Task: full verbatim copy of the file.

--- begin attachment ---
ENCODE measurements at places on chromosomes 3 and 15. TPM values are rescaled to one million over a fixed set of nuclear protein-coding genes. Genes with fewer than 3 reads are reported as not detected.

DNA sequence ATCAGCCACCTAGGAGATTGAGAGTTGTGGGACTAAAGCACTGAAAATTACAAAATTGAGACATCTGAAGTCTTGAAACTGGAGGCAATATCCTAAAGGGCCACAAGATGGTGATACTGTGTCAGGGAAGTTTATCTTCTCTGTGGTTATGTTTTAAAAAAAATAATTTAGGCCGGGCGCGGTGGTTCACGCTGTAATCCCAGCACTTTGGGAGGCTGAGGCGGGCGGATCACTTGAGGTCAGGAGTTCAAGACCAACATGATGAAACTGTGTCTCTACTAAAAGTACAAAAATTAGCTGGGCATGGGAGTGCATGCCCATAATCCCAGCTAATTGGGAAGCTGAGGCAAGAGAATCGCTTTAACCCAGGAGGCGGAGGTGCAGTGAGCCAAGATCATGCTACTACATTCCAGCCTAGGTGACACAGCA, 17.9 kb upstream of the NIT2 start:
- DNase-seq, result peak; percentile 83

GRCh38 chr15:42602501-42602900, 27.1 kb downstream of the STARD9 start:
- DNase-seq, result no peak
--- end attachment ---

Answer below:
ENCODE measurements at places on chromosomes 3 and 15. TPM values are rescaled to one million over a fixed set of nuclear protein-coding genes. Genes with fewer than 3 reads are reported as not detected.

DNA sequence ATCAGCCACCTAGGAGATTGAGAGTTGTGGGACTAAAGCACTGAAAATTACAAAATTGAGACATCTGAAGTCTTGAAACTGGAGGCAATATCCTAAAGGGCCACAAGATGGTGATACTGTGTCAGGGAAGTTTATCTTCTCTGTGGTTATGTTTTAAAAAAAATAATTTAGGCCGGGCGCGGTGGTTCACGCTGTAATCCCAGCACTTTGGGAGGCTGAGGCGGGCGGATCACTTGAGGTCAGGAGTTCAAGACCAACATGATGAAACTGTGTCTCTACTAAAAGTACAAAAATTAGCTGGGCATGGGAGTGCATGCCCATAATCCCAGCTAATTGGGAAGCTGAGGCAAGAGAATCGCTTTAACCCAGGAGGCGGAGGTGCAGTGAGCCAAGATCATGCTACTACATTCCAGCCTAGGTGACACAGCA, 17.9 kb upstream of the NIT2 start:
- DNase-seq, result peak; percentile 83

GRCh38 chr15:42602501-42602900, 27.1 kb downstream of the STARD9 start:
- DNase-seq, result no peak